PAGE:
Last Update 17:51
Thursday, 16 September 2021

Israel denies plans to open talks with Brotherhood's FJP

Israeli foreign ministry dismisses reports that Cairo ambassador was ordered to open talks with Egypt's leading Islamist party

Ahram Online , Wednesday 4 Jan 2012
Mohamed Badie ,the general guide of Muslim brotherhood
Mohamed Badie ,the general guide of Muslim brotherhood (Photo:Internet)
Share/Bookmark
Share/Bookmark

Israel did not order its ambassador in Cairo to launch dialogue with the Muslim Brotherhood’s Freedom and Justice Party (FJP) despite recent reports to the contrary in the Israeli press, according to a statement issued Wednesday by an Israeli foreign ministry official.

Speaking to Israeli Radio, the official stated that the self-proclaimed Jewish state was “not interfering in events in Egypt” and was “waiting until the new regime in Egypt is better understood.”

Earlier this week, Israeli Hebrew-language daily Maariv reported that Israel’s foreign affairs ministry had instructed its ambassador to Egypt, Yaakov Amitai, to begin holding dialogue with the FJP in light of the latter’s startling electoral successes in the first two rounds of Egypt’s first post-Mubarak parliamentary polls.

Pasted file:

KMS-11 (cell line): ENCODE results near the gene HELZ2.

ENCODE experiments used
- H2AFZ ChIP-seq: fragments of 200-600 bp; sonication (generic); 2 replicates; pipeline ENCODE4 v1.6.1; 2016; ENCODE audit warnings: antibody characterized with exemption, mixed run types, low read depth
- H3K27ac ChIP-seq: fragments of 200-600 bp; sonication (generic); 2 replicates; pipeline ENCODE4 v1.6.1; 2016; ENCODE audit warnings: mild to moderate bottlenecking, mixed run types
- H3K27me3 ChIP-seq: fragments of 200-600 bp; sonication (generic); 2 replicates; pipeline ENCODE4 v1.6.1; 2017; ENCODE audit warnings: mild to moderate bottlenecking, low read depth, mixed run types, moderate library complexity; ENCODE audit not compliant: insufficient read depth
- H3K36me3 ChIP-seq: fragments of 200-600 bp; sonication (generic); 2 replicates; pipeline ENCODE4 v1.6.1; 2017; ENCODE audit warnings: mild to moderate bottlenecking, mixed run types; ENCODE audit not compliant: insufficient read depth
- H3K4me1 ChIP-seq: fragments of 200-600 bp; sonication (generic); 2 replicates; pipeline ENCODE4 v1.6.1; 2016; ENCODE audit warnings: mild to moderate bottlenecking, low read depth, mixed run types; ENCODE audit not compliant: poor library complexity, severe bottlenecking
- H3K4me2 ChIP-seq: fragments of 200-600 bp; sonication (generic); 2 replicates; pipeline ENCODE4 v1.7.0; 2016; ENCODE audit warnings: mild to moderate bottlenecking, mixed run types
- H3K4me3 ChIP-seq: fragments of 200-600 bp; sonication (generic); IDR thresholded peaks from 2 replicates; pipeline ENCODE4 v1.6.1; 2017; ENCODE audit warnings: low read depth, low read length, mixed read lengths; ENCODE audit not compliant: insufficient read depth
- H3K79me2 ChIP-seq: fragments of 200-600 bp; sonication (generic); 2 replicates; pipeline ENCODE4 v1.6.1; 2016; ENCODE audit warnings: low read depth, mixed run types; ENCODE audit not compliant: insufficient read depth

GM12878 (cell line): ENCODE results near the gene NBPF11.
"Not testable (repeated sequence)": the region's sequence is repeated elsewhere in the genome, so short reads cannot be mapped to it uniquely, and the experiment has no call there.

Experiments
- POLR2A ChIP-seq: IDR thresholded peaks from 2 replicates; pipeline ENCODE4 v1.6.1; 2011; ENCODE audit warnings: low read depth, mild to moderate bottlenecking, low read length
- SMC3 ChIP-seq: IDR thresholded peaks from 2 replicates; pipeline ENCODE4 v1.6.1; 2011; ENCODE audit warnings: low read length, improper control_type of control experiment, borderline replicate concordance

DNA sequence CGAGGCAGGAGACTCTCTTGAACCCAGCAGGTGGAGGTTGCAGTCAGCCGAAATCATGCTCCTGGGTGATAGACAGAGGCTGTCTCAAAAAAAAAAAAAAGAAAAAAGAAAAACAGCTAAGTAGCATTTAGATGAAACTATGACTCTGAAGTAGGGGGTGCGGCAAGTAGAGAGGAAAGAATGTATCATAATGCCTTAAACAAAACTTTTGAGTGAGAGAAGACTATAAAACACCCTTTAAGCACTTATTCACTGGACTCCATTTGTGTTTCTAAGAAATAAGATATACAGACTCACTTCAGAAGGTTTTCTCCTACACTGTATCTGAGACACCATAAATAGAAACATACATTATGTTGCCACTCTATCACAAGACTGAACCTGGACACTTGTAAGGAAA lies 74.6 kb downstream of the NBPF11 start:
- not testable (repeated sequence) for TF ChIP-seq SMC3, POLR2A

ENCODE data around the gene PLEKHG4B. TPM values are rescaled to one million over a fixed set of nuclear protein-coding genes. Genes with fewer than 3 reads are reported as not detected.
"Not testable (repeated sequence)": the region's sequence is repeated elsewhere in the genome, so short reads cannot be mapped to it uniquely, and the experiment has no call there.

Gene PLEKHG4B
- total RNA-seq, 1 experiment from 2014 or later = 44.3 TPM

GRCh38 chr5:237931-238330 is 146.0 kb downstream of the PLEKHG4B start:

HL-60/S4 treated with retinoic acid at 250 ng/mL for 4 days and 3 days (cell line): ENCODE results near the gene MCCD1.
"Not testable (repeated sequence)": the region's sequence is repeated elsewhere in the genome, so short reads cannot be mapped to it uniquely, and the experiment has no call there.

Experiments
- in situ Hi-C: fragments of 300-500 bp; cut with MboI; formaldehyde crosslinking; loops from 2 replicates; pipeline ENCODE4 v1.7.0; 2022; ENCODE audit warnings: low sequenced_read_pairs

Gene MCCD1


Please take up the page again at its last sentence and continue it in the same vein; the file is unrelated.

The newspaper went on to state that, following the ouster last year of longstanding Egyptian president Hosni Mubarak, former Israeli ambassador to Egypt Yitzchak Levanon had requested the foreign ministry’s permission to open channels of communication with the Muslim Brotherhood. The ministry, however, rejected Levanon’s request, Maariv noted.

Rumours have circulated in recent weeks and months that the FJP was in secret talks with US officials about the future of the Egypt-Israel relationship. The party, however, which managed to secure more than 48 per cent of the seats in parliament in the first two of three rounds of parliamentary polling (with the third and final round taking place on Tuesday and Wednesday), has strenuously denied the assertions.

FJP officials have repeatedly stressed the party’s intention to respect “all international conventions and treaties to which Egypt is signatory,” including the controversial Camp David peace agreement with Israel.

The ultraconservative Salafist Nour Party, meanwhile, which has so far secured some 30 percent of the seats in parliament, has also declared its intention to respect the 33-year-old peace treaty, but qualified this by saying that “unjust articles” contained in the agreement could be subject to amendment.

On 22 December, Nour Party spokesman Nader Bakkar stressed that party members had “not met the Israeli ambassador or any other Israeli official and had no plans to do so.” Bakkar's statements came in the wake of a 20 December report in Israeli daily Haaretz claiming that the Nour Party was “in favour of opening negotiations with Israel.”

Short link:

 

Latest

© 2010 Ahram Online.